The most efficient way to use the SUMIF function is to name your range based on the information it represents. Naming ranges makes data easier to read and formulas faster to type and understand. In addition, once you've named a range, you won't have to type in the specific row and column headings. Instead, you can use the range's name, making everything much easier.

For instance, let's say you named a range "Sales_Month" to specify the different sales months and another range "Sales_Total." You may be looking for a specific repeat customer's name, John. In this case, the SUMIF function would be "=SUMIF(Sales_Month," John", [Sales_Total]".

This information would tell you the sum of John's sales for a given period, depending on your "Sales_Month" data range. Ultimately, it depends on how you organize your date. For instance, you may name ranges based on months, quarters, years, products, or specific actions and descriptors.

Using named ranges can help you save time and can help multiple team members work on the same spreadsheet, especially those who are using formulas for the first time. In addition, since names are easier to use than values, you can make more efficient and effective formulas for entire teams.

Improve readability with line breaks and indentation

Formatting is crucial with using the Google Sheets SUMIF function. Depending on your data, you may insert line breaks and indentations when you have multiple parts of a single text string that you want on separate lines for readability. For instance, addresses, first and last names, and brand and product can be used with line breaks to help you show each part on a different line.

Leverage autofill and copy-paste for efficiency

Google Sheets uses autofill to help you enter data more efficiently. To autofill in Google Sheets, all you have to do is select the cells you want to be filled, click, and drag the box in the corner of your selection. As you drag across the spreadsheet, you should see the cells highlighted in blue. When you stop clicking, the cells will automatically be filled in for you, like a faster, more efficient copy and paste.

You can use this as a tool to fill in columns or rows with a series of numbers. For instance, if you track the days of the week or months or use consecutive numbers, you'll select all the cells you want to fill and drag the blue box.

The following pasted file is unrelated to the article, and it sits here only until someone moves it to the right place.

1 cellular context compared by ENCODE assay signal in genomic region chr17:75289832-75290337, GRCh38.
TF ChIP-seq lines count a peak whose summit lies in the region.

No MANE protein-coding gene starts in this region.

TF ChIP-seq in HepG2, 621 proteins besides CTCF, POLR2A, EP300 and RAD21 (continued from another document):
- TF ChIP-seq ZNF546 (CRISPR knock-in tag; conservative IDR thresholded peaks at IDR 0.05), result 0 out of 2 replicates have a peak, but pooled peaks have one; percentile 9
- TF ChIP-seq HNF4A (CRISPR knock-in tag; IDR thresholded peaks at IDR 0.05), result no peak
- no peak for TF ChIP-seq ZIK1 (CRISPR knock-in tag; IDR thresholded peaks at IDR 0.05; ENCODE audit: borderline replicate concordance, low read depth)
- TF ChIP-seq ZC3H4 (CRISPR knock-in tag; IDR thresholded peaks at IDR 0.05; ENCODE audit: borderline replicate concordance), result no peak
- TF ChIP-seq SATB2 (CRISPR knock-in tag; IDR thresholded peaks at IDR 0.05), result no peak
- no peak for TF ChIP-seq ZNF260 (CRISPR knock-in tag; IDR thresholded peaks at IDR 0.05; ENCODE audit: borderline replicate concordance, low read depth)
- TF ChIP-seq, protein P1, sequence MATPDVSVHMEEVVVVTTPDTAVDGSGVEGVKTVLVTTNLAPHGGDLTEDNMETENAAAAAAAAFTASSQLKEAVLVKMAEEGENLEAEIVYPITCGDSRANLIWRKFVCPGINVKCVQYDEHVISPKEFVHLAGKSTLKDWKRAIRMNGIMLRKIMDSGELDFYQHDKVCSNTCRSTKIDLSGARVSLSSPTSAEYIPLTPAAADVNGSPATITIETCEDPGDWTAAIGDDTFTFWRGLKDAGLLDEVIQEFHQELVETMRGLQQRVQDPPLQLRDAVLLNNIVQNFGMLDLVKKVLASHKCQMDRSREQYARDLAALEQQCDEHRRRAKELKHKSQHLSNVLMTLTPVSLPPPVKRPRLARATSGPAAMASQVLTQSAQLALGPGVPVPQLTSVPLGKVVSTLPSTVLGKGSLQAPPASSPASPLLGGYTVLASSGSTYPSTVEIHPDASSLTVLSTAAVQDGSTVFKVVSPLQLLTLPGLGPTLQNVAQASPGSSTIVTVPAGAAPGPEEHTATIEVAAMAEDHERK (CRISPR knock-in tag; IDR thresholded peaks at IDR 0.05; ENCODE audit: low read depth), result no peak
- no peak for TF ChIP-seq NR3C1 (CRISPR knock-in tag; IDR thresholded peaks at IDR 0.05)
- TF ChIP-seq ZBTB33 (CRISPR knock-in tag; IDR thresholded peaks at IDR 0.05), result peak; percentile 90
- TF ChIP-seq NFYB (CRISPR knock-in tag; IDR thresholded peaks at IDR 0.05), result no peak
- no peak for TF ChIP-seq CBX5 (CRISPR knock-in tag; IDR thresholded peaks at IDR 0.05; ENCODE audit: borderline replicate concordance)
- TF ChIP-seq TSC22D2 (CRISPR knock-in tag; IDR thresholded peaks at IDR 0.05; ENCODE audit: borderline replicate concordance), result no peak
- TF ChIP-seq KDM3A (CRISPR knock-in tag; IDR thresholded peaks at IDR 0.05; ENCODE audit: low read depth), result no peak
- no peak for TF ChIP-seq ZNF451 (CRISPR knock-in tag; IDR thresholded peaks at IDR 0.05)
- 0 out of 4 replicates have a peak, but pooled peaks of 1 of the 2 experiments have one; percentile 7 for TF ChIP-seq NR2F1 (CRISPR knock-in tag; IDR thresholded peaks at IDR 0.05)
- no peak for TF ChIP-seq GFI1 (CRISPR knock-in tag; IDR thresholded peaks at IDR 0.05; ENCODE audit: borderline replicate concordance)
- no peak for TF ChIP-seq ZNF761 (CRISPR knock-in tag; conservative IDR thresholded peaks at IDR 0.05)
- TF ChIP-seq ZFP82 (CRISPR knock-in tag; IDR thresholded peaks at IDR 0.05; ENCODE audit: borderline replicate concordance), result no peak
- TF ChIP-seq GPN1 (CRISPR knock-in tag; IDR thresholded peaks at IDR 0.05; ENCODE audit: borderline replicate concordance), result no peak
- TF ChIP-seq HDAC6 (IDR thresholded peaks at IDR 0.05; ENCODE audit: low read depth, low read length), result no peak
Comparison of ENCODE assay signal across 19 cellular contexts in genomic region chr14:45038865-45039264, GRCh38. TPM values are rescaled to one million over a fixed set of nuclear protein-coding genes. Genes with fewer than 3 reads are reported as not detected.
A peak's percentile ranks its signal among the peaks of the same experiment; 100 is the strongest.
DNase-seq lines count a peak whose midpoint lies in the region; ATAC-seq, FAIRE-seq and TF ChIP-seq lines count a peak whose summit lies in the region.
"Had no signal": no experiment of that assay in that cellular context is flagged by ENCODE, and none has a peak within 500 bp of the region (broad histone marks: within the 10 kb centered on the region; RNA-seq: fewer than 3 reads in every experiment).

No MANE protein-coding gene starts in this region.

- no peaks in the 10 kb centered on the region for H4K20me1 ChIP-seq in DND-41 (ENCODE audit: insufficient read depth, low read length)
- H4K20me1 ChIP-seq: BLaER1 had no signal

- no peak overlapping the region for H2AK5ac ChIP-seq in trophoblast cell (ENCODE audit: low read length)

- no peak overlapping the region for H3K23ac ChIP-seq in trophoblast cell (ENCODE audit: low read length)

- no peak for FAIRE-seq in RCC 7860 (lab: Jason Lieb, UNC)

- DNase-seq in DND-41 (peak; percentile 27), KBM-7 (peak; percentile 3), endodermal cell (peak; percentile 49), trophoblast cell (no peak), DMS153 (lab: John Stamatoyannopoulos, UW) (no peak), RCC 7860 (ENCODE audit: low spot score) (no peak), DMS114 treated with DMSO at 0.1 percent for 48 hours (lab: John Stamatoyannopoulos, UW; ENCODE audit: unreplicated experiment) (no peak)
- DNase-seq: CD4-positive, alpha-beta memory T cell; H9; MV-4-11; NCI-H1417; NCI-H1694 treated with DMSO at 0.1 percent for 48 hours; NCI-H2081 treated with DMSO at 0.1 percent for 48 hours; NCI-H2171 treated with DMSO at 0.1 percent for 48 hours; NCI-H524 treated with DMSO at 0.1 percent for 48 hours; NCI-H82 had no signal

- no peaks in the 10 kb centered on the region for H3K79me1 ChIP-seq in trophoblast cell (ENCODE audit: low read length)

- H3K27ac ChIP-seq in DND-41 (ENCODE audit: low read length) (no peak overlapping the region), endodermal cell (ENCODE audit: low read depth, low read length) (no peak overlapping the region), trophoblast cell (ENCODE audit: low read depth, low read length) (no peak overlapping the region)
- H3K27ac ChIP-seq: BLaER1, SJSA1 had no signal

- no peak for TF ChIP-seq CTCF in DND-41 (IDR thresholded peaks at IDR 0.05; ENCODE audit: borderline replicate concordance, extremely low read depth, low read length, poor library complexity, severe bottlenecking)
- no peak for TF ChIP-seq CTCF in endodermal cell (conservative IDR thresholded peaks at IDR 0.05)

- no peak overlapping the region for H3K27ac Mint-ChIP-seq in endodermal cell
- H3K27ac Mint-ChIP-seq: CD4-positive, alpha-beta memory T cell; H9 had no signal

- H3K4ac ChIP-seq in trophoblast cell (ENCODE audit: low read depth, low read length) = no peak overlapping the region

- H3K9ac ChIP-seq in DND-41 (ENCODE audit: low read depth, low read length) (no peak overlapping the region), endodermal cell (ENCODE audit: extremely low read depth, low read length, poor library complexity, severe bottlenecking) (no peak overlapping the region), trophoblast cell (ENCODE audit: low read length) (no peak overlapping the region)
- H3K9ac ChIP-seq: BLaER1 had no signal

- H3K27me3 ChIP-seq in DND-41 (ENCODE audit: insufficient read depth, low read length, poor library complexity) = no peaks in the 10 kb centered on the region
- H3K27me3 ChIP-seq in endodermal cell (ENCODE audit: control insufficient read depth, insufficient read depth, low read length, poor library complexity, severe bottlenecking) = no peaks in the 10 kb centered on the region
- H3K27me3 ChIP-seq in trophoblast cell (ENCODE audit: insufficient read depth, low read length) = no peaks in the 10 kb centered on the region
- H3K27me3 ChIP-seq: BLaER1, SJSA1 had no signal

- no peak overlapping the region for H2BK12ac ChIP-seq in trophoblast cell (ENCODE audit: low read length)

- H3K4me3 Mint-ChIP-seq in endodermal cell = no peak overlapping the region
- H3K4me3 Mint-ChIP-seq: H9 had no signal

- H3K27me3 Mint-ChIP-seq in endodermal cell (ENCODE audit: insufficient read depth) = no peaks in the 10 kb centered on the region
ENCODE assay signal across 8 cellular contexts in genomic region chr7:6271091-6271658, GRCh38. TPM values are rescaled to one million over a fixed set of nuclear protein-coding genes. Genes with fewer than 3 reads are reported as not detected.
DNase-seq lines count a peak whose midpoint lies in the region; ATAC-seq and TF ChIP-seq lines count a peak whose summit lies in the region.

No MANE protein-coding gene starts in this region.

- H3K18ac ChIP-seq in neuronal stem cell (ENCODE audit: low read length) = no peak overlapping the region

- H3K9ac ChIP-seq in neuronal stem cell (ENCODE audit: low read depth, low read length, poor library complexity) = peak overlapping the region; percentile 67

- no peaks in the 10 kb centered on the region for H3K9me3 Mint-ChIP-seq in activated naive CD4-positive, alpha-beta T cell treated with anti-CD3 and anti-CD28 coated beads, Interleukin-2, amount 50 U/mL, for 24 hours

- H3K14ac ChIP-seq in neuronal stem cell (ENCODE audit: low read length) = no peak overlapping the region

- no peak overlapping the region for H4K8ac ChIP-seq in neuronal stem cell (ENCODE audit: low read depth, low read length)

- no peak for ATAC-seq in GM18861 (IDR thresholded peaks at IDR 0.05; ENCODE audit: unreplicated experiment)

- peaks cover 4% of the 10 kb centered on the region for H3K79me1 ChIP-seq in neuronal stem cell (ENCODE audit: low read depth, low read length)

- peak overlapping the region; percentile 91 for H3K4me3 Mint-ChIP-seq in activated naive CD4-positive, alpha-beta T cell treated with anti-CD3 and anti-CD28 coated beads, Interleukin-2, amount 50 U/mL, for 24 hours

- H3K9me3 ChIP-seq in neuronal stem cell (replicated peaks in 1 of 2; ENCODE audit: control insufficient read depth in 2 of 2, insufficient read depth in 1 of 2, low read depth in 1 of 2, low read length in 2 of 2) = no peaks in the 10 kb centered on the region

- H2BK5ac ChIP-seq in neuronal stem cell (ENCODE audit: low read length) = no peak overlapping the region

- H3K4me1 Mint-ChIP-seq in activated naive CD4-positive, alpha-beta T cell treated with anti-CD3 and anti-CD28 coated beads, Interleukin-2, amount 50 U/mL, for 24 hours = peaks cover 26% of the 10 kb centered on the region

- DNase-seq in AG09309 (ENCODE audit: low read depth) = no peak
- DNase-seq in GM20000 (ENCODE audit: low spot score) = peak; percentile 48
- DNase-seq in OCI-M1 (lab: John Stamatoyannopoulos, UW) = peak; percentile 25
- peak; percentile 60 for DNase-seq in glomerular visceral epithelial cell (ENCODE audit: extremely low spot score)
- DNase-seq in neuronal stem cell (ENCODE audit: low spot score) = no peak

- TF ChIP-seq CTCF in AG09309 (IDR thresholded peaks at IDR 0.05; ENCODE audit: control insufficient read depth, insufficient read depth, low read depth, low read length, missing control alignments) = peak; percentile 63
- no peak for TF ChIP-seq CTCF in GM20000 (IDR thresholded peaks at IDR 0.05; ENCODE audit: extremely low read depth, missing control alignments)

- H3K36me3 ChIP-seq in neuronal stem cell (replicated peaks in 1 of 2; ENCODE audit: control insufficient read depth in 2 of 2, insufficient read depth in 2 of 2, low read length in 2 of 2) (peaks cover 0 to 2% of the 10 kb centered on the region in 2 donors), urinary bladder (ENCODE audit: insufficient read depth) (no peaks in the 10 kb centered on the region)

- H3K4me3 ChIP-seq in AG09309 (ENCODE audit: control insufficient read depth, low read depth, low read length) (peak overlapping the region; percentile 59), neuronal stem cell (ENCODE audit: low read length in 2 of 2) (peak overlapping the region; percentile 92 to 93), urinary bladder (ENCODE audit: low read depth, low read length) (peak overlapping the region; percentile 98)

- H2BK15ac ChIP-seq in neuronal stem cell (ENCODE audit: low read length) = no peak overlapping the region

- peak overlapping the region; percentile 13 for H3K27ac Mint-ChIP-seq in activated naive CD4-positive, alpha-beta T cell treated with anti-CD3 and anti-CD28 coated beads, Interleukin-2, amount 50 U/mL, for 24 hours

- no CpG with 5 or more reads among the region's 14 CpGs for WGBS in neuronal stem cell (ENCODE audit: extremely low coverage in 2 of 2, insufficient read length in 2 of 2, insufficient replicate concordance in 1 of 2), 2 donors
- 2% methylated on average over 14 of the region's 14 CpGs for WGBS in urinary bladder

You can even skip parts of a series by leaving them blank. For instance, if you're organizing social media statistics, you may choose to leave Saturday and Sunday out if you don't post on those days. Depending on your needs, this process even works for a series of dates or a custom list.

Autofill isn't perfect. You can only use it when filling in columns or rows, so there's no diagonal functionality. It only works with linear data, so you can't fill it in with a series of numbers and skip every other number.

Testing and debugging SUMIF formulas for accuracy

If you want your SUMIF function to work properly, you'll need to test it. Even if you're a spreadsheet pro, you should always test your functions for accuracy because it can affect your entire spreadsheet and any data visualizations you make using the data reflected on it. For instance, if you use the SUMIF function to track sales data over a period of time, you'll need that information to be accurate.

The Google Sheets SUMIF function may not work if you don't use the exact syntax required, so testing it against your data and doing manual math is crucial after you implement it. For instance, if you're using SUMIF to look at the sum of invoices from a specific partner, you should add them manually before blindly trusting the function.

If you have a small spreadsheet, testing and debugging your SUMIF formula will be much easier, so we recommend testing your function on a smaller scale before moving it over to your more official spreadsheet. If you have any issues or the formula isn't working properly, you can brainstorm solutions.

Then, once your formula works, you can implement it on the master spreadsheet.

Combine SUMIF with other functions for powerful analysis

Google Sheets can be a powerful business intelligence tool. Learning the SUMIF and SUMIFS functions can help you sum cells more accurately and efficiently without wasting time on manual processes. Of course, this won't help you eliminate human error, but it can improve data organization processes within your business.

But the SUMIFS formulas aren't the only ones you should be aware of. Combining SUMIF with other functions can make your data analysis even more powerful, giving you access to higher-quality data that drives decision-making.

Unfortunately, manually tracking data in spreadsheets is time-consuming and complicated, regardless of the formulas you use. Google Sheets SUMIFS formulas can't solve all your spreadsheet woes. Instead, track your website and marketing metrics using Mailchimp. Mailchimp's metrics give you key insights into your business' performance to help you make data-driven decisions.